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Where did the English Crompton family come from? What is the English Crompton family crest and coat of arms? When did the Crompton family first arrive in the United States? Where did the various branches of the family go? What is the Crompton family history?In ancient Anglo-Saxon England, the ancestors of the Crompton surname lived in Crompton, a township in the county of Lancashire. This place-name is derived from the Old English word Crometun, when translated means those who lived by a well or spring.
It is only in the last few hundred years that the English language has been standardized. For that reason, early Anglo-Saxon surnames like Crompton are characterized by many spelling variations. As the English language changed and incorporated elements of other European languages, even literate people changed the spelling of their names. The variations of the name Crompton include: Crompton, Cromptone, Crompten and others.
First found in Lancashire where they held a family seat from very ancient times, some say well before the Norman Conquest and the arrival of Duke William at Hastings in 1066 A.D.
This web page shows only a small excerpt of our Crompton research. Another 247 words(18 lines of text) are included under the topic Early Crompton History in all our PDF Extended History products.
More information is included under the topic Early Crompton Notables in all our PDF Extended History products.
Many English families tired of political and religious strife left Britain for the new colonies in North America. Although the trip itself offered no relief - conditions on the ships were extremely cramped, and many travelers arrived diseased, starving, and destitute - these immigrants believed the opportunities that awaited them were worth the risks. Once in the colonies, many of the families did indeed prosper and, in turn, made significant contributions to the culture and economies of the growing colonies. An inquiry into the early roots of North American families has revealed a number of immigrants bearing the name Crompton or a variant listed above:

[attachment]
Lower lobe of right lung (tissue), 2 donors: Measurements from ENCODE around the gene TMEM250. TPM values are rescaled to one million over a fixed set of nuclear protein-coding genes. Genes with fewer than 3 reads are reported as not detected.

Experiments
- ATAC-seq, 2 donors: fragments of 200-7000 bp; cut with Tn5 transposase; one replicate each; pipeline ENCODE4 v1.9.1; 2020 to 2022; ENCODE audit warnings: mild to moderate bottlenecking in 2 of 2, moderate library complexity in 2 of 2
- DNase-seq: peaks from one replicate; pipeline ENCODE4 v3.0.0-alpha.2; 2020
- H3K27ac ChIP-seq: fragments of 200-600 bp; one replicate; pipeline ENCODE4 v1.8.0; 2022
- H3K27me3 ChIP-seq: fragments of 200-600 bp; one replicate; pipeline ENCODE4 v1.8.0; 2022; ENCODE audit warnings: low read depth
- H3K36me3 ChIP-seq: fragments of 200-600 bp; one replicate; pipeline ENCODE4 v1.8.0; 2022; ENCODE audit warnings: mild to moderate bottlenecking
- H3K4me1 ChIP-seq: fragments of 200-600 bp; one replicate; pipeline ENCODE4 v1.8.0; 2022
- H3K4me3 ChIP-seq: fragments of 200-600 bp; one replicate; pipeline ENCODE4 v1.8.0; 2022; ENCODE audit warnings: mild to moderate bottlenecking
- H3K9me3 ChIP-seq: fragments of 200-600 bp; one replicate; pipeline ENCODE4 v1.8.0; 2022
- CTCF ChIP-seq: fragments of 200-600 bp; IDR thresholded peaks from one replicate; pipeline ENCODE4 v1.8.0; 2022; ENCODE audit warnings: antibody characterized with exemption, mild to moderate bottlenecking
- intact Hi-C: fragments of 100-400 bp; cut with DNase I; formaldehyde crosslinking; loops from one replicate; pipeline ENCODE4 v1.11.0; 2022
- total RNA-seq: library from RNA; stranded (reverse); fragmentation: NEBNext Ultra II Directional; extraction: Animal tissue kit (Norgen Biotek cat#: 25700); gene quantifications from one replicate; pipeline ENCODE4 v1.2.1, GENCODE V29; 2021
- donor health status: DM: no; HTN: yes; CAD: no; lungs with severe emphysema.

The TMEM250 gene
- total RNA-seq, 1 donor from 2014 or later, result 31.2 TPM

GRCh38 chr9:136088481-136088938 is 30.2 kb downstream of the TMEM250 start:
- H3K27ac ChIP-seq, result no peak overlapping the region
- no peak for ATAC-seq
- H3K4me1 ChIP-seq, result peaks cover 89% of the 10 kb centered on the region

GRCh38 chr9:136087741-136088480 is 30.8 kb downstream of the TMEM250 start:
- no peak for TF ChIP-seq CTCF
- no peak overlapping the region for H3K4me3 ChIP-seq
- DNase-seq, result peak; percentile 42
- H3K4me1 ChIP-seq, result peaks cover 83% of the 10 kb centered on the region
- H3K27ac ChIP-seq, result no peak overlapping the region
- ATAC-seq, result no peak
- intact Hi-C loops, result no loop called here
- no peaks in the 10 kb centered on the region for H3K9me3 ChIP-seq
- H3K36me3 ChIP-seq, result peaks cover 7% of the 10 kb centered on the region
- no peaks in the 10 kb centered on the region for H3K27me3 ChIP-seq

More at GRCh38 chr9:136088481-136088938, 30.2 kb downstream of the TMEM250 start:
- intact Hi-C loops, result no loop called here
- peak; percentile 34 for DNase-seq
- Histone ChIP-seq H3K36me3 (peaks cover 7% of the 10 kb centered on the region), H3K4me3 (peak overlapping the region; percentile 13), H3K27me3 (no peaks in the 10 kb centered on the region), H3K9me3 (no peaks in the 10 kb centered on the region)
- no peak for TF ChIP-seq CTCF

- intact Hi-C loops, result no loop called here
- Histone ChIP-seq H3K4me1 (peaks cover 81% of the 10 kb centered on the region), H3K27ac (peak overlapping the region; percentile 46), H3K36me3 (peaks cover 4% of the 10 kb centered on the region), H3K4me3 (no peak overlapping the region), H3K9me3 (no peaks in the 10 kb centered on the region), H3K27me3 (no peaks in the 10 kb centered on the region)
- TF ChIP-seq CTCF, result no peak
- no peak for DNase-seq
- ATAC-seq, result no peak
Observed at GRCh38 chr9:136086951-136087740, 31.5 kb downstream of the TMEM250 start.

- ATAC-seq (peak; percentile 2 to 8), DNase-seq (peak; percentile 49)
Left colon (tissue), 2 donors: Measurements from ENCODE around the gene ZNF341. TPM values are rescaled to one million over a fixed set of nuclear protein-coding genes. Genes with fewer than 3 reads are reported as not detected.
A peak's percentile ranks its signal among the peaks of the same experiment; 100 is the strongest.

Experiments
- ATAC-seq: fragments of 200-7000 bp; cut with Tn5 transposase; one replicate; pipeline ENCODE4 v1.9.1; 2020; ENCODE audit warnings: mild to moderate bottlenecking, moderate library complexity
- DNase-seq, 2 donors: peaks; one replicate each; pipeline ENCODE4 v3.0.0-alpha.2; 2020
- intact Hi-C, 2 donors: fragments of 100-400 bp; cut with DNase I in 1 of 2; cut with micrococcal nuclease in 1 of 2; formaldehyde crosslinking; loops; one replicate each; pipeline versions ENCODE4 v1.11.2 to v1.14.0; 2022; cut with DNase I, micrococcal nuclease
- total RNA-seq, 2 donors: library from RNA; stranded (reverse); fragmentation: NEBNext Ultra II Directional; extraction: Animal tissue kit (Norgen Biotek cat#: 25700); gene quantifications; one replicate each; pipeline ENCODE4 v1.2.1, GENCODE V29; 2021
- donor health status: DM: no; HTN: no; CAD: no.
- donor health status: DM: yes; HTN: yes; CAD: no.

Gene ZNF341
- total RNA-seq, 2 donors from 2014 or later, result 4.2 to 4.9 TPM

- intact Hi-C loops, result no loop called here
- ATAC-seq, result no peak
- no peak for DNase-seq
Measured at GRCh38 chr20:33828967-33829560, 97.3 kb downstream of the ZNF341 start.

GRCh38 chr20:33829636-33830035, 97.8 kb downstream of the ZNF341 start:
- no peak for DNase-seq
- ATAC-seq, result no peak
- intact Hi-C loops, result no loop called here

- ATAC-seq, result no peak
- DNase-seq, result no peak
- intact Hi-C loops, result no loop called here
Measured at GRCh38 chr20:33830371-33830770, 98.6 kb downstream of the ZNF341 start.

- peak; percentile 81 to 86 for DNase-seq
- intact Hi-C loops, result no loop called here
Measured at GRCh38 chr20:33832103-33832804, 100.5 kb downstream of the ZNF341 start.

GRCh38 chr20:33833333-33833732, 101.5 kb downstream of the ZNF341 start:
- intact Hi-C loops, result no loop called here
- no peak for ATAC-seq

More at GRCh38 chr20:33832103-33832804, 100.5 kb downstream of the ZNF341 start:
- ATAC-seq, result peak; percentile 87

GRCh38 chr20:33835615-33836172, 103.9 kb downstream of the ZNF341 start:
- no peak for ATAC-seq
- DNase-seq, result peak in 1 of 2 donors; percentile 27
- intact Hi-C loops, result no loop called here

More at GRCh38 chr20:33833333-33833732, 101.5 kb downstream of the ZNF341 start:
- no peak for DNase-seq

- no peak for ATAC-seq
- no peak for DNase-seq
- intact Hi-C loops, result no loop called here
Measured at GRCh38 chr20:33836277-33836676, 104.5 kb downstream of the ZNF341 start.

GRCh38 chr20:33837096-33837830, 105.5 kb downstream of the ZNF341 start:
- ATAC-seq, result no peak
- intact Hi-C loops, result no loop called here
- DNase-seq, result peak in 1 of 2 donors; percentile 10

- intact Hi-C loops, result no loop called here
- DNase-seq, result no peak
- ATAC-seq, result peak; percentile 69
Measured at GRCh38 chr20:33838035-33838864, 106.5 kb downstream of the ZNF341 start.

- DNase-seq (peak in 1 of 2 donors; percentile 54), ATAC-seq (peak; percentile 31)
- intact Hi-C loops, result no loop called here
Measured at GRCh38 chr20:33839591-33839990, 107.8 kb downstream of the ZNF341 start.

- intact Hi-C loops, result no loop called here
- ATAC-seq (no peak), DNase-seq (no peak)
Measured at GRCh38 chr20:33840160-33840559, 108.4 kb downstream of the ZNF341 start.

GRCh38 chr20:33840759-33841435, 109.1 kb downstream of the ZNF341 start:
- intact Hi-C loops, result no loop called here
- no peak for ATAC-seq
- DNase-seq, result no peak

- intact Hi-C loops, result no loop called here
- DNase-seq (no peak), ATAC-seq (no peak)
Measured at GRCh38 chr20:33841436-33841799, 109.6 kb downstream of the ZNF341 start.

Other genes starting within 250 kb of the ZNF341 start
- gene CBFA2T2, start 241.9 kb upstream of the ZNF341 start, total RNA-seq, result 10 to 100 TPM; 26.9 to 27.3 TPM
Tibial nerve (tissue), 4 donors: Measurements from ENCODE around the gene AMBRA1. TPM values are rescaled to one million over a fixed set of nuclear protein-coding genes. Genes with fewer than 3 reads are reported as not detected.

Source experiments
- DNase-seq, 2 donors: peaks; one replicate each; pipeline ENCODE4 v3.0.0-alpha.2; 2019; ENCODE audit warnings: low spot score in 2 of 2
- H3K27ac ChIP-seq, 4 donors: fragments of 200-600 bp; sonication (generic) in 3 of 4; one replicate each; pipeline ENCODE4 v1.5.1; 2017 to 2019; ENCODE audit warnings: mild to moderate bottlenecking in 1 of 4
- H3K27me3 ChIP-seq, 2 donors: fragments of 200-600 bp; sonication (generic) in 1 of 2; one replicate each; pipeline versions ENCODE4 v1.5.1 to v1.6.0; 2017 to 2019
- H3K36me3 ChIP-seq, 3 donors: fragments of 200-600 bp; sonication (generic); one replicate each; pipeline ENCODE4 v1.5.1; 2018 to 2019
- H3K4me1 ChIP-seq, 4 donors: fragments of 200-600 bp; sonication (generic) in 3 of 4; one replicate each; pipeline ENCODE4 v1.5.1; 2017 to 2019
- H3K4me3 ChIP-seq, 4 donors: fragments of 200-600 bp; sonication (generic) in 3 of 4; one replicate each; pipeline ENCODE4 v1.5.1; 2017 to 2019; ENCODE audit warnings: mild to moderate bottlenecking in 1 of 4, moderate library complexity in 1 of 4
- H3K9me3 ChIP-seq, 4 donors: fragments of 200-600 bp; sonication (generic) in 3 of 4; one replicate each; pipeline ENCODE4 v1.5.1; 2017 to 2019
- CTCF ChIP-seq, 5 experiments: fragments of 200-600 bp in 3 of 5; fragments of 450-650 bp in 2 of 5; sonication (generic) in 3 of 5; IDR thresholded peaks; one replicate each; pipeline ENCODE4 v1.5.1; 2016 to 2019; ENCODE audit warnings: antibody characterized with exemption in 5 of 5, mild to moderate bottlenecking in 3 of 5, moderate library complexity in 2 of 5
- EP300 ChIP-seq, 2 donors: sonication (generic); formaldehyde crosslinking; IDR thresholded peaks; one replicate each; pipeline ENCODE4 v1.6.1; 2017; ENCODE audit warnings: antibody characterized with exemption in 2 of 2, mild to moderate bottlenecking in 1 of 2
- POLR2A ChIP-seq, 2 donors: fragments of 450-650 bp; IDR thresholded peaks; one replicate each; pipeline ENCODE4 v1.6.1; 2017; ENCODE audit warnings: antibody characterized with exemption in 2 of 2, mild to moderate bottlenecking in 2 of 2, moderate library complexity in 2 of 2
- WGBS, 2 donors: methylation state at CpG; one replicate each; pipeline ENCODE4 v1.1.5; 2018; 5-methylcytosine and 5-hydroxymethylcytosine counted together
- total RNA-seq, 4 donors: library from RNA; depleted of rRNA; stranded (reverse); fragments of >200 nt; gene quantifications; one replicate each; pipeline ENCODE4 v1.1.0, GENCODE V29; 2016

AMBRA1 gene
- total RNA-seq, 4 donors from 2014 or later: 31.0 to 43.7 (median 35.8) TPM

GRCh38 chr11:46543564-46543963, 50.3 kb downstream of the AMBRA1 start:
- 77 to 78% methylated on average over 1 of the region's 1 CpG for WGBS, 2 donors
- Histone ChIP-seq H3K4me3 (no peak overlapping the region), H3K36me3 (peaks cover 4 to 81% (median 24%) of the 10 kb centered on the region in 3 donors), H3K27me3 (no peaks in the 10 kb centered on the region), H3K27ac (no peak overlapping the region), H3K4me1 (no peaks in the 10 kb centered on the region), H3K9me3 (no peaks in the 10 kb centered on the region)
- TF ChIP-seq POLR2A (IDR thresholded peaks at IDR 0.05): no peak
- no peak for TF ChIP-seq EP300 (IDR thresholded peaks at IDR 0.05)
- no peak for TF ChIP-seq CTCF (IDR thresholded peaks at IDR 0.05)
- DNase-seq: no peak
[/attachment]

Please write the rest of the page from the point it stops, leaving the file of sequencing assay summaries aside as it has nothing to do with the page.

Crompton Settlers in United States in the 17th Century
- Thomas Crompton, who arrived in Virginia in 1622-1623
- Henry Crompton, who landed in Virginia in 1650
- Henry Crompton settled in Virginia in 1660
- Margaret Crompton settled in Barbados in 1663
- Arth Crompton, who arrived in Virginia in 1663
Crompton Settlers in United States in the 18th Century
- Elizabeth Crompton who settled in Maryland in 1775
Crompton Settlers in United States in the 19th Century
- James Crompton, aged 20, arrived in New York in 1864
- Robert Crompton, who landed in Allegany (Allegheny) County, Pennsylvania in 1872
Crompton Settlers in Canada in the 19th Century
- Jane Crompton, aged 20, arrived in Saint John, NB aboard the ship "Edward Reid" in 1833
Crompton Settlers in Australia in the 19th Century
- Mary Crompton arrived in Adelaide, Australia aboard the ship "Amity Hall" in 1850
Crompton Settlers in New Zealand in the 19th Century
- David Crompton, aged 18, arrived in Wellington, New Zealand aboard the ship "Seringapatam" in 1856